The Hall of Fame-caliber tackle is entering his 13th season in the NFL and his eighth with the Eagles. After playing in all 16 regular-season games from 2013-14 - the first time in his career that he started in all 32 - Peters missed two games and parts of several others because of a back condition last season.

His play appeared to suffer as a result, although he said he has nothing to prove in 2016.

"What else do I got to prove?" Peters said. "You tell me."

Peters said that he still considered himself one of the premier left tackles in the NFL.

"I'm still starting, right?" Peters said. "Other people feel that way, not just me."

Five questions: Jason Kelce

1. Who is the toughest player you ever faced?

My rookie year, Jay Ratliff.

2. What's the first position you ever played in football?


3. Who's the best teammate you ever had?

My brother [Chiefs tight end Travis Kelce].

4. What is your best football memory?

Getting drafted.

5. What is your least favorite piece of equipment that you have to wear?

Knee pads.

Inside the game

Doug Pederson has changed half of the plays in his offense so that the calls are just one word. The West Coast offense typically has verbose terminology. Quarterback Sam Bradford, before he left via the trade to the Vikings, said he preferred the one-word method.

"It just makes it so much easier getting in and out of the huddle," Bradford said. "It puts a little more responsibility on [the rest of the offense] because it doesn't tell everyone what to do. But I think honestly it's better . . . [because] everyone's got to be dialed in to hear that one word."

Eagles offensive coordinator Frank Reich was asked who the Eagles planned on using to fill the fullback role after tight end Chris Pantale was released.

"You can always move [tight end] Trey [Burton] back there," Reich said. "We can find other offensive or defensive linemen to kind of put back there in specialty situations."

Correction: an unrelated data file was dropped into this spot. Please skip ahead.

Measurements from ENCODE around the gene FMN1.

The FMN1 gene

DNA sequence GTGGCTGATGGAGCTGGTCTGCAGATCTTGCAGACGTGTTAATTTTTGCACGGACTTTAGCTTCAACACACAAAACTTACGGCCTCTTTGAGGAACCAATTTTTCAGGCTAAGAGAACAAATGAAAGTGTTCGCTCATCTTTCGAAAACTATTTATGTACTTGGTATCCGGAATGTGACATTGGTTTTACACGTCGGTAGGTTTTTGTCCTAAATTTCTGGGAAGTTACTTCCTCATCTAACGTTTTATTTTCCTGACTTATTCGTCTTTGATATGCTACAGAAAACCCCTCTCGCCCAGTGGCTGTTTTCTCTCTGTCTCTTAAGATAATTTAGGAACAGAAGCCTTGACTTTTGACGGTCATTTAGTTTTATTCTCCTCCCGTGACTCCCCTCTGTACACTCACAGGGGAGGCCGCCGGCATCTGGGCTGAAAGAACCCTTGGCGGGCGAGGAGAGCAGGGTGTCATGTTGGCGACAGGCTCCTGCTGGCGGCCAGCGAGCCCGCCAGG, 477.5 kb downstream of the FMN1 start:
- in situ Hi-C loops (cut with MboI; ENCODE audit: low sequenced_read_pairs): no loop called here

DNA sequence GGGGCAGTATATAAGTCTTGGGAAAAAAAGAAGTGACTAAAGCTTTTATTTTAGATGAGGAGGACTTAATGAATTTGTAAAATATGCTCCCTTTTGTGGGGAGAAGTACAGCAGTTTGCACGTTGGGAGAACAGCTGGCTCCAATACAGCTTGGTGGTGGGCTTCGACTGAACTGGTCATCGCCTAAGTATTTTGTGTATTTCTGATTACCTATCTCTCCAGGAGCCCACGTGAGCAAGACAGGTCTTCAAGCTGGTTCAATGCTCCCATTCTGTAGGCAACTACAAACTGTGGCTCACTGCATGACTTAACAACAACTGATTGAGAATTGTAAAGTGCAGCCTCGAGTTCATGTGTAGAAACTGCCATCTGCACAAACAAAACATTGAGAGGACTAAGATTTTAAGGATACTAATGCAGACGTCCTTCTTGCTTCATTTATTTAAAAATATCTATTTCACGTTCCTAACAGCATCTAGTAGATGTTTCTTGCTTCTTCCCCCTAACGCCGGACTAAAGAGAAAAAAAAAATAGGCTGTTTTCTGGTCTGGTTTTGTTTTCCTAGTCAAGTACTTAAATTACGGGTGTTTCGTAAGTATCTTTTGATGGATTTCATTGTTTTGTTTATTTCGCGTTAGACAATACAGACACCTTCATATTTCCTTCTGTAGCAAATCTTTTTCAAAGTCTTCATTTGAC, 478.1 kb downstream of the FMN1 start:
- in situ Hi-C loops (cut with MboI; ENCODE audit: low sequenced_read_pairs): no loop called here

The Eagles have practiced some with defensive tackle Beau Allen as the fullback on short-yardage plays.

Inside the locker room

On Wednesday, Josh Huff was casually returning a kick during a non-contact drill when he got popped and knocked on his rear. The receiver jumped up and had to be restrained by tight end Brent Celek.

"It [ticked] me off," Huff said. "I think it was [defensive end Steven] Means. . . . He said it was his fault. It's cool. I'll get him back sometime."

The Eagles will rotate at wide receiver, but Dorial Green-Beckham said that he was the starting "X" receiver - opposite Nelson Agholor at the "Z " - during practice this week.

By the numbers

Average number of snaps the last five opening-day rookie quarterback starters played in the preseason. Carson Wentz played 39.

Combined record (.460) of teams that started a rookie quarterback from Game 1 in the last 10 years. It happened 17 times over that span.

Combined record of Eagles coaches in their first game. Doug Pederson is the sixth straight without prior NFL head coaching experience.